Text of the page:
If you begin feeling pain in two parts of your body simultaneously, you may wonder if the pain is related. This is often the case for patients experiencing both leg and back pain. Lower back pain is a common condition impacting 50 to 80 % of adults each year. Although back pain is common, lower back pain with accompanying leg weakness (difficulty moving one or both of your legs) or leg pain could mean you'll need more than just an ice pack and some time on the couch to feel better.
We've put together this guide to help you better understand how back and leg pain correlate and provide treatment options that will help you start moving pain-free again.
Your spinal cord consists of 31 pairs of spinal nerves and roots. When one of these nerves gets pinched, it can alter the messages sent to other parts of your body, like your legs. If your back pain is causing leg weakness or leg tingling, these could be warning signs that you may be experiencing severe nerve compression, and we recommend a visit to your doctor.
It's important to note that lower back pain doesn't cause all leg weakness. Trauma or rheumatoid arthritis could also make it difficult for you to move your legs.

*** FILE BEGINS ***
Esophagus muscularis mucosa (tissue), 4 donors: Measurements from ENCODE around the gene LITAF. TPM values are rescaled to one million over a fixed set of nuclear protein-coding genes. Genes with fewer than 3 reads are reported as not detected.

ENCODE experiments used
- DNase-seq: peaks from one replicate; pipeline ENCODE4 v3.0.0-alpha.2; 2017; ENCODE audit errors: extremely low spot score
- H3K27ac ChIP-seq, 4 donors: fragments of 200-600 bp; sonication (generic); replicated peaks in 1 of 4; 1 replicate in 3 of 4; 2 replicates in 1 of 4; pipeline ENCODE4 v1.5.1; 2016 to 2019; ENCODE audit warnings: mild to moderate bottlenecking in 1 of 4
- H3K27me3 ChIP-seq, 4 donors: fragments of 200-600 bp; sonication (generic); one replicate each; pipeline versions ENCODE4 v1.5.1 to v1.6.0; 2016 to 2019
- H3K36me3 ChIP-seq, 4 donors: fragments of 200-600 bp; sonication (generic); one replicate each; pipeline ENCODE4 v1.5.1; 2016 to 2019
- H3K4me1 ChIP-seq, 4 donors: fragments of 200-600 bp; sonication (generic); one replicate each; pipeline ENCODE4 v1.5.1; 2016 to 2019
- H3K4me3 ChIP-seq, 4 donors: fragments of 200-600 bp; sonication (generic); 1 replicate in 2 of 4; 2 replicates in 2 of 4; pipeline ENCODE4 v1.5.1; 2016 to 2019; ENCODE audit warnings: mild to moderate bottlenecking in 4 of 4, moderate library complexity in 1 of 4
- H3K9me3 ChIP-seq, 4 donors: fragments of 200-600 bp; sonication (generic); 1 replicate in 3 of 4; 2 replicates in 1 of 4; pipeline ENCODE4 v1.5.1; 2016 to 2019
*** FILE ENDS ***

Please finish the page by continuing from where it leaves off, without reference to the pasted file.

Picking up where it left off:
When your spinal nerve roots are compressed or irritated, you may experience lower back pain, and this pain may radiate into your legs. This is a sign that you may have a condition called sciatica .
The sciatic nerve is the longest nerve in your body. It travels from your lower back down your legs. If one or more of the roots that make up the sciatic nerve get compressed, you may experience lower back and leg pain. Sciatica typically only impacts one leg but can occasionally affect both legs. You may find that the pain increases when you sit, cough, or sneeze.
Several conditions can irritate the sciatic nerve, including:
Sciatica is sometimes unavoidable, but certain factors can increase your risk of developing this condition. The most common risk factors are:
Anytime you experience pain, it's a good idea to set up an appointment with your doctor to determine the cause of your pain. If your doctor determines that your back and leg pain are caused by sciatica, you have a few different treatment options.
Although surgery made the list as a potential treatment option, for 70-80% of patients, non-surgical options relieve their symptoms and surgery isn't necessary.
Pain can make life uncomfortable when it doesn't have to be. Talk with your doctor to identify the cause of your pain and begin a treatment plan. If you've spoken with your doctor already and are interested in learning more about spinal cord stimulation as a treatment plan, click here to chat with a Helped specialist.
Our team is happy to help with any questions you may have. We are available for calls and texts during typical business hours, otherwise schedule a call or send us an email at your convenience.